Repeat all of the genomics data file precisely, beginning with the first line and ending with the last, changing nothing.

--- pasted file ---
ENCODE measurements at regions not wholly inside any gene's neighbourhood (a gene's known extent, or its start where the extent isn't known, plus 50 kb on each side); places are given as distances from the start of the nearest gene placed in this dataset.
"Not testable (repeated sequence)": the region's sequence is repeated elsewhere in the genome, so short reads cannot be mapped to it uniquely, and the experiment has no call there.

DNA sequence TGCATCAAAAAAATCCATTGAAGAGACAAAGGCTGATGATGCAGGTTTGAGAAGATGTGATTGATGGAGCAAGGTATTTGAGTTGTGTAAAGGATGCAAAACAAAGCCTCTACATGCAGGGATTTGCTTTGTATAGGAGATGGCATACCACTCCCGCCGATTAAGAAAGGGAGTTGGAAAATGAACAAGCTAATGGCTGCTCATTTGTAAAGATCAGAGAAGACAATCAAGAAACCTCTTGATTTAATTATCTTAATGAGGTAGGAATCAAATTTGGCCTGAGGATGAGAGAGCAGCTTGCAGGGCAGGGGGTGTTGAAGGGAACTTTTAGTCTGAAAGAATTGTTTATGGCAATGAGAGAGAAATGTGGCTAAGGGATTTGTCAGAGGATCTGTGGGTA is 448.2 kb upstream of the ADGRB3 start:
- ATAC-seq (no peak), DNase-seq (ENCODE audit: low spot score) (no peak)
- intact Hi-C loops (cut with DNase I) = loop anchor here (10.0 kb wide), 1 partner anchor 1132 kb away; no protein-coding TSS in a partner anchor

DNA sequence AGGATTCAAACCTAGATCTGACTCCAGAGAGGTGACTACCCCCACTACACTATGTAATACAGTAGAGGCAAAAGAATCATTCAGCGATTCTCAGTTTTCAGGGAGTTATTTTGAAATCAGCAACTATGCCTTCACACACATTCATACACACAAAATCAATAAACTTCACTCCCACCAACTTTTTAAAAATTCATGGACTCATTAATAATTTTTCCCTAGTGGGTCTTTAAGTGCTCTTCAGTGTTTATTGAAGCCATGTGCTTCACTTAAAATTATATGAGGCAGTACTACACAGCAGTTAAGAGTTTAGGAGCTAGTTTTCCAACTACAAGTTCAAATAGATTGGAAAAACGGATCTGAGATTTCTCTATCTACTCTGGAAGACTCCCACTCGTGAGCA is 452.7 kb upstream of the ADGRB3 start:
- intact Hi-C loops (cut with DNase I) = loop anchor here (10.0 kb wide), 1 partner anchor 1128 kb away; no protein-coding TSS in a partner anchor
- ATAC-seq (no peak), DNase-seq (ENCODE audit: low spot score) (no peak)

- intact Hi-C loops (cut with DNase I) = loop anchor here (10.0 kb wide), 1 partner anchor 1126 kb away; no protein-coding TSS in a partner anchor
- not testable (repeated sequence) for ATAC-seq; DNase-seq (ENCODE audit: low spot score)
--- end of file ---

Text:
ENCODE measurements at regions not wholly inside any gene's neighbourhood (a gene's known extent, or its start where the extent isn't known, plus 50 kb on each side); places are given as distances from the start of the nearest gene placed in this dataset.
"Not testable (repeated sequence)": the region's sequence is repeated elsewhere in the genome, so short reads cannot be mapped to it uniquely, and the experiment has no call there.

DNA sequence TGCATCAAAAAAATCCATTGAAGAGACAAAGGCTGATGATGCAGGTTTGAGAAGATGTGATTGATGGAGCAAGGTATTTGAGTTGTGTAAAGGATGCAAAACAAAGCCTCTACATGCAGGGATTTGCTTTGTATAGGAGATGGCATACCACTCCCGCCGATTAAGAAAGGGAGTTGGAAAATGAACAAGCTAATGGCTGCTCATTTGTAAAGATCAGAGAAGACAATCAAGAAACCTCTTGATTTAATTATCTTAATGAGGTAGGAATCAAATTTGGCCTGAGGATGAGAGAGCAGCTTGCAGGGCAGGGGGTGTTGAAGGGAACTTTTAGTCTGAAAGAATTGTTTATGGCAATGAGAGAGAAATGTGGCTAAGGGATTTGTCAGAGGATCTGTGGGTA is 448.2 kb upstream of the ADGRB3 start:
- ATAC-seq (no peak), DNase-seq (ENCODE audit: low spot score) (no peak)
- intact Hi-C loops (cut with DNase I) = loop anchor here (10.0 kb wide), 1 partner anchor 1132 kb away; no protein-coding TSS in a partner anchor

DNA sequence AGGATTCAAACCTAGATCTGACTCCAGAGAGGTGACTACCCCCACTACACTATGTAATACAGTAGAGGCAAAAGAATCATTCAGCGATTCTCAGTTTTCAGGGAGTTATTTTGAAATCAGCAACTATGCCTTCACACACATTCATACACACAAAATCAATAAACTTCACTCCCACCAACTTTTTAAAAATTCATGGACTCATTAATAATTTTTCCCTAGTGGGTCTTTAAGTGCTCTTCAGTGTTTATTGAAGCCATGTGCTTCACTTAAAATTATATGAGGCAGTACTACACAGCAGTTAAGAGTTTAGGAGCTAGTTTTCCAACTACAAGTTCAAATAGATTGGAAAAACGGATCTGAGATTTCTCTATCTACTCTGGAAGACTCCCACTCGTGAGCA is 452.7 kb upstream of the ADGRB3 start:
- intact Hi-C loops (cut with DNase I) = loop anchor here (10.0 kb wide), 1 partner anchor 1128 kb away; no protein-coding TSS in a partner anchor
- ATAC-seq (no peak), DNase-seq (ENCODE audit: low spot score) (no peak)

- intact Hi-C loops (cut with DNase I) = loop anchor here (10.0 kb wide), 1 partner anchor 1126 kb away; no protein-coding TSS in a partner anchor
- not testable (repeated sequence) for ATAC-seq; DNase-seq (ENCODE audit: low spot score)